Key among issues facing the Direct Primary Care movement is the ability for employers to find meaningful insurance options that pair up with DPC services. The 2018 DPC Summit pre-conference deals with just that, making it not only a healthcare conference but in many ways a HR conference. This conference brings together employers interested in reforming their benefits offering to lower cost and improve value and DPC doctors interested in providing high-quality, relationship-based primary care to patients outside of the fee for service environment. By bringing together both stakeholders involved, the conference hopes to catalyze these relationships as part of the transformation that needs to take place to grow DPC. The more that employers can learn about how their healthcare dollars are spent and the more that doctors can learn about the needs of employers, the more they can work together to improve value and lower costs. In the Episode Mr Larry Bauer, Chair of the FMEC, and Ms Bethany Burk, Summit coordinator, talk about the details of the Summit pre-conference and its importance to the conference as a whole and to the DPC movement.
[02:35] Larry can you tell us about the pre-conference? Where is it? When is it? What does it deal with?
[04:40] Is the format going to be talks, breakout sessions or both?
[06:18] FMEC’s previous experience facilitating HR conference with DPC doctors
[07:11] How will the pre-conference tie into the official DPC Summit?
Larry Bauer is the Chair of the Family Medicine Education Consortium. A staunch supporter of Direct Primary Care, he has played an integral role in organizing previous DPC Conferences.
Bethany Burk is a quality specialist with the AAFP and is the current 2018 DPC Summit coordinator, a role in which she has served for the past 5 years.
Every year Direct Primary Care doctors from around the country come together at the annual DPC Summit to support DPC doctors—present and future—as well as to grow the DPC movement. It is now in its fifth year of operation and is now likely the fastest growing healthcare conference 2018 has to offer. The 2018 DPC Summit will take place in Indianapolis, IA on Jul 13-15. In this episode, Dr Roussel interviews Bethany Burk, DPC Summit coordinator, and Dr Kylie Vanaman, DPC doctor and DPC Summit steering committee member, about the 2018 summit. In particular they not only discuss the summit logistics but also new focuses on this year’s summit including an increased focus on collaboration with employers and employee benefits consultants. Finally, they also discuss the importance of the summit to the state of the DPC movement, which continues to gain traction.
Key Questions for Discussion
[02:22] To begin, Bethany can you give us a run down of the DPC summit healthcare conference 2018 agenda? Where is it, when is it and who’s invited?
[3:37] Can you tell us some of the highlights of the healthcare conference?
[04:55] Dr Vannaman, as a steering committee member, what are you trying to focus on in the DPC healthcare conference 2018 that distinguishes it say from 2017 or 2016?
[06:46] I noted in this year’s agenda a focus on DPC as an employee benefit. Can you tell us about some of these talks that deal with the HR side of DPC?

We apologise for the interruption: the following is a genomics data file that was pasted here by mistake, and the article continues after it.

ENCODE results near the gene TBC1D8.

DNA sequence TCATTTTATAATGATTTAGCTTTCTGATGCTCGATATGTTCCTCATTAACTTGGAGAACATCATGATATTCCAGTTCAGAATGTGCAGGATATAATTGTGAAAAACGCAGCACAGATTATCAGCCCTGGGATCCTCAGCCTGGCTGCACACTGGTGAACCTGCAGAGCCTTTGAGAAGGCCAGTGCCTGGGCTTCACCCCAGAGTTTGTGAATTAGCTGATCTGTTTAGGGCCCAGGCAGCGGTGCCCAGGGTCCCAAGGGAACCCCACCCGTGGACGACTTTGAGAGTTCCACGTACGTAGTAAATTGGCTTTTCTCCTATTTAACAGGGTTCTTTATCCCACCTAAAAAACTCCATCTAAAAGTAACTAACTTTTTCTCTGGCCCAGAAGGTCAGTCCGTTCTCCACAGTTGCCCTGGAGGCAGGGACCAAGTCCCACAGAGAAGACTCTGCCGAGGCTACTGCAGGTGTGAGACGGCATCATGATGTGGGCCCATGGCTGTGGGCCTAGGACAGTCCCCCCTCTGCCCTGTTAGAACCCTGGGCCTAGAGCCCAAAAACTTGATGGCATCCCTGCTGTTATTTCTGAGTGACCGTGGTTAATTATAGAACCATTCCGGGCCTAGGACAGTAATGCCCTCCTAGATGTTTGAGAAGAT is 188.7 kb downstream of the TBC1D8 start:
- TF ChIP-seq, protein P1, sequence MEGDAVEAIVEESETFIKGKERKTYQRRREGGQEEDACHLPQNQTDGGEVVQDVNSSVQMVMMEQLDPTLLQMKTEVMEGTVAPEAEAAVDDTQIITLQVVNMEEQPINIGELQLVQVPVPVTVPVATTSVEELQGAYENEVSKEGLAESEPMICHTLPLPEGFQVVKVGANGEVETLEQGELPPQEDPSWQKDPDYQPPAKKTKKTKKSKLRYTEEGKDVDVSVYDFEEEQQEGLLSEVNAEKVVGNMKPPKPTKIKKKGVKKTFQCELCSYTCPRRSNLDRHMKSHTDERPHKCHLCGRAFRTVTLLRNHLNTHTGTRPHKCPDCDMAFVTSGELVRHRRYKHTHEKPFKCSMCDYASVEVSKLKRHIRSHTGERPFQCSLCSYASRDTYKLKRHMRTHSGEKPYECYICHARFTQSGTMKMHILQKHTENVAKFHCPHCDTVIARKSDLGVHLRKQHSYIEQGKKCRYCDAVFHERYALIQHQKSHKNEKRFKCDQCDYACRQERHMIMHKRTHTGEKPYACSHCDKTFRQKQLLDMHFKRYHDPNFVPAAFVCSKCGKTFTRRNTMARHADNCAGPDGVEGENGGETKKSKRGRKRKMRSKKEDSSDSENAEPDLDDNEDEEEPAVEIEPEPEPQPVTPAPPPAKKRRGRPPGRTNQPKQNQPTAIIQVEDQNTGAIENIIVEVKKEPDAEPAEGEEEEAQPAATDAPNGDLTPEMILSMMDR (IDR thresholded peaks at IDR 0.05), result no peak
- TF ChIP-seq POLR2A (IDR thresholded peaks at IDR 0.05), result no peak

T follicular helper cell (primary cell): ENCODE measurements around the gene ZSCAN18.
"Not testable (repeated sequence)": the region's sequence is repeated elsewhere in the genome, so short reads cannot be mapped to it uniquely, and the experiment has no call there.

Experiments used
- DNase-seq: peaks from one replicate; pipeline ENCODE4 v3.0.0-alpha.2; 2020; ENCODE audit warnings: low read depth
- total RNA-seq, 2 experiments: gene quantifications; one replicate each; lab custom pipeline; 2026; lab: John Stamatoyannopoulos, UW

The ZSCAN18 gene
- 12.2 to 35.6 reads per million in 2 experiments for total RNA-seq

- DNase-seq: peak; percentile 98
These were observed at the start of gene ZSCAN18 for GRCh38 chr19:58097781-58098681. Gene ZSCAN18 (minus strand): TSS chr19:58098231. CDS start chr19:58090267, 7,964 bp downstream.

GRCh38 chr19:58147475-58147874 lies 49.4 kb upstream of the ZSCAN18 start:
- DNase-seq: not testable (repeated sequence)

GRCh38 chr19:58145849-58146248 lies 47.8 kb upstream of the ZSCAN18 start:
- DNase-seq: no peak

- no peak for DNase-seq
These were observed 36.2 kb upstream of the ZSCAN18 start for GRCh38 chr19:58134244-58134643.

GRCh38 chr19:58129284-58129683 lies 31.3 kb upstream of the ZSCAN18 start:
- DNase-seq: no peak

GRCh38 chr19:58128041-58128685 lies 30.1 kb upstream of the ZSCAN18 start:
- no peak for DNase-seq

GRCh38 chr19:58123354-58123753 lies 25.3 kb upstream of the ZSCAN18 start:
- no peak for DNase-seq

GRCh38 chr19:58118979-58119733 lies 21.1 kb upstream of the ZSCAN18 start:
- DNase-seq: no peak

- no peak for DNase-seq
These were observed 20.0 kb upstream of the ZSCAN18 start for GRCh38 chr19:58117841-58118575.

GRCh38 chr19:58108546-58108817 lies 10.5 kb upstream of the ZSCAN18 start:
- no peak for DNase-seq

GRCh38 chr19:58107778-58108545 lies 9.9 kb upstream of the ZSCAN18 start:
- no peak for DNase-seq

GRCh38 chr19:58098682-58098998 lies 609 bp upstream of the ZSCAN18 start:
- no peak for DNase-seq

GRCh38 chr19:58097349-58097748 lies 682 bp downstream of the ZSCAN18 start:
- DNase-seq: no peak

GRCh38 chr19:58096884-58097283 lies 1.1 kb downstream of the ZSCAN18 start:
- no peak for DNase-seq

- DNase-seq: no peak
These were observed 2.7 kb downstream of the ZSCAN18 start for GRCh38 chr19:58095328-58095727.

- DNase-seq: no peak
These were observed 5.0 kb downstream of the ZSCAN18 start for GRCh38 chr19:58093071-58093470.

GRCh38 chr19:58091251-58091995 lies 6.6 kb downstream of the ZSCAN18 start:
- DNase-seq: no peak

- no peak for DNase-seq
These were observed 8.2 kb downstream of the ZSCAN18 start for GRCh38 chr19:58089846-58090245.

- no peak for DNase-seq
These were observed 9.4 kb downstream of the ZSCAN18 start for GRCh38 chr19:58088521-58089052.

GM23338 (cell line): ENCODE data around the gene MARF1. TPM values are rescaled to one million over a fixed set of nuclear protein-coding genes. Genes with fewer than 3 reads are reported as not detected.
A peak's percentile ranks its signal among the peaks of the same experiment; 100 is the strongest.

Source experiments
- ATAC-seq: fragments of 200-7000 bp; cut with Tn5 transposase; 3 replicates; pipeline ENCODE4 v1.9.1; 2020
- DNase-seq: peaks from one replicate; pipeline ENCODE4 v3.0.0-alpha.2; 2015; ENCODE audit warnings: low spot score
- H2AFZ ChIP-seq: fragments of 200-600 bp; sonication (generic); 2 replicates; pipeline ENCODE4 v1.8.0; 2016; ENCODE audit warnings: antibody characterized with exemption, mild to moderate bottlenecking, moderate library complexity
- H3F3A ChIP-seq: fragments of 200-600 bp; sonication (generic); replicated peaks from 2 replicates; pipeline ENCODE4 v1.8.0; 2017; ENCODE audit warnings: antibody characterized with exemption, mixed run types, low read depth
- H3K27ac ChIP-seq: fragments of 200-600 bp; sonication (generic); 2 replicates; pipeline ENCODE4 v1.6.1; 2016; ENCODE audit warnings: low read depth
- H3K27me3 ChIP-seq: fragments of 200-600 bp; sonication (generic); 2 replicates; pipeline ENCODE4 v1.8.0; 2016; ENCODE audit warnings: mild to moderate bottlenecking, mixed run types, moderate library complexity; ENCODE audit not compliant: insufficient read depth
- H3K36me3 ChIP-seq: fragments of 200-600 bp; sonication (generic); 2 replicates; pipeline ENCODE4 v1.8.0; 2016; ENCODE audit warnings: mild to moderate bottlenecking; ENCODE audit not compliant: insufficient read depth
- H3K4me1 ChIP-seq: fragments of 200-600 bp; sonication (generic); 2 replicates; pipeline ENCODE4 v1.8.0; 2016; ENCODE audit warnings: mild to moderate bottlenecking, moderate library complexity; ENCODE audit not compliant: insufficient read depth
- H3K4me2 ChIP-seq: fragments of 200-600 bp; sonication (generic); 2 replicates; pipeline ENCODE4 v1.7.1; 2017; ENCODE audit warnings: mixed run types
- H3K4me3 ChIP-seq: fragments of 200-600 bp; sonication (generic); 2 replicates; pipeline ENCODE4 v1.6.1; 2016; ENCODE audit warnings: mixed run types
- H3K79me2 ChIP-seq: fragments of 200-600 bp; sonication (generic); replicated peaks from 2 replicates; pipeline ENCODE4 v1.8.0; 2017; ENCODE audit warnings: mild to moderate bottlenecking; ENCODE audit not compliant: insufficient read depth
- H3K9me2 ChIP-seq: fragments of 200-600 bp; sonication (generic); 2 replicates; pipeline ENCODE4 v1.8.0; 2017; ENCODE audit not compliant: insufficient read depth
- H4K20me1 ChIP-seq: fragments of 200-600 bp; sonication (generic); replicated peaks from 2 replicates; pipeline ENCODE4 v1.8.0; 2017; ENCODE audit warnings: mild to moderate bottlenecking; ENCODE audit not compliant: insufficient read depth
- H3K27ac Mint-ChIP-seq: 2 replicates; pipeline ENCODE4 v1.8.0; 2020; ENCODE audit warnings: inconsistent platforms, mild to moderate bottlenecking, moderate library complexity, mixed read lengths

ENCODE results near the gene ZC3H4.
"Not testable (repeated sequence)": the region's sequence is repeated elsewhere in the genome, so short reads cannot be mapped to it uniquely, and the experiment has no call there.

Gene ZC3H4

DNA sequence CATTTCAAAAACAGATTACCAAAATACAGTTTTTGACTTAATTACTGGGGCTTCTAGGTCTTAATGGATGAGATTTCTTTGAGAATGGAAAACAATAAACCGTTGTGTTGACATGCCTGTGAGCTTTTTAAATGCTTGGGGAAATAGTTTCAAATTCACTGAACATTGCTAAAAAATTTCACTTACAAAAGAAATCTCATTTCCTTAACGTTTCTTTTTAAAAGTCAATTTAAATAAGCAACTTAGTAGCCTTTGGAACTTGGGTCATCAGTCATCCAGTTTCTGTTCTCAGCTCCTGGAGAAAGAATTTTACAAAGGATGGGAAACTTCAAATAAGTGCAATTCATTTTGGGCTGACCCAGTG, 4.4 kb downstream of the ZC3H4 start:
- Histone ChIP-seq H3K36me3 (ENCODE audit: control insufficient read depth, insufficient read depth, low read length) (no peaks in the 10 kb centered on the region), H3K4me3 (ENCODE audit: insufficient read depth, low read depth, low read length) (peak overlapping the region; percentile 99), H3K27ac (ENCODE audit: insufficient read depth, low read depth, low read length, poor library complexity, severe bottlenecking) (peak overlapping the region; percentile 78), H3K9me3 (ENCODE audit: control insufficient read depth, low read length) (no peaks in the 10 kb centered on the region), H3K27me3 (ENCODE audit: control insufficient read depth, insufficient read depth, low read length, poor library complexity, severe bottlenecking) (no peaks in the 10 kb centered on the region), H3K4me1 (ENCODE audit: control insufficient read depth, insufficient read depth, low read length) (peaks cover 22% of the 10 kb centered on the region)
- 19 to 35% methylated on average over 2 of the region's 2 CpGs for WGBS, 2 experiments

[09:41] Do you see attention to DPC as an employee benefit as a sign of DPC’s growth?
Bethany Burk is a quality specialist at the American Academy of Family Practice and is the coordinator for the DPC Summit.
Dr Kylie Vanaman is a DPC doctor who has a practice in Kansas City, Missouri and sits on the steering committee of the DPC Summit Healthcare Conference 2018.
For most healthcare procedures, the markets have been marked by obscurity and dramatic overpricing. Separate bills from the anesthesiologist, surgeon and hospital combined with extreme price exaggeration often leads to sticker prices for procedures far above fair market value. This leads to increased premium prices and unaffordable procedures for the uninsured. The Surgery Center of Oklahoma is changing all of this by bundling payment to the surgeon, anesthesiologist and facility and kicking out insurance companies. In this episode Dr Keith Smith, co-founder of the Surgery Center of Oklahoma explains how bundling payment and not taking third party reimbursement has allowed them to lower prices for surgeries sometimes by a factor fo 10. As a consequence they’re now forcing other hospital systems to follow suit and be more transparent and fair about their prices. As well, Dr Roussel and Dr Smith also discuss how DPC and the Surgery Center of Oklahoma can collaborate to lower cost and improve value by focusing on transparency and relationships and minimizing third-party involvement in healthcare.
[02:52] What was your inspiration to start the Surgery Center of Oklahoma?
[05:05] So the Surgery Center of Oklahoma has really been a trend setter in terms of cutting costs. Can you give us some examples of how you’ve been able to save people money on surgical services?
[07:45] How are you able to cut costs for these services?
[10:57] How do patients pay if no insurance is accepted?
[14:50] So this podcast is about DPC, which is somewhat distinct from ambulatory surgery, but I find your work very relevant to DPC. DPC lowers costs by breaking down the barrier of 3rd parties and restores the doctor patient relationship. How can DPC and Surgery Center of OK, or other surgery centers who are interested in adopting a similar model, work together to lower costs and improve quality?
Dr Keith Smith is an anesthesiologist who co-founded the Surgery Center of Oklahoma after seven years in private practice. He has been featured on Fox Business, ReasonTV, CNBC and many other major media outlets.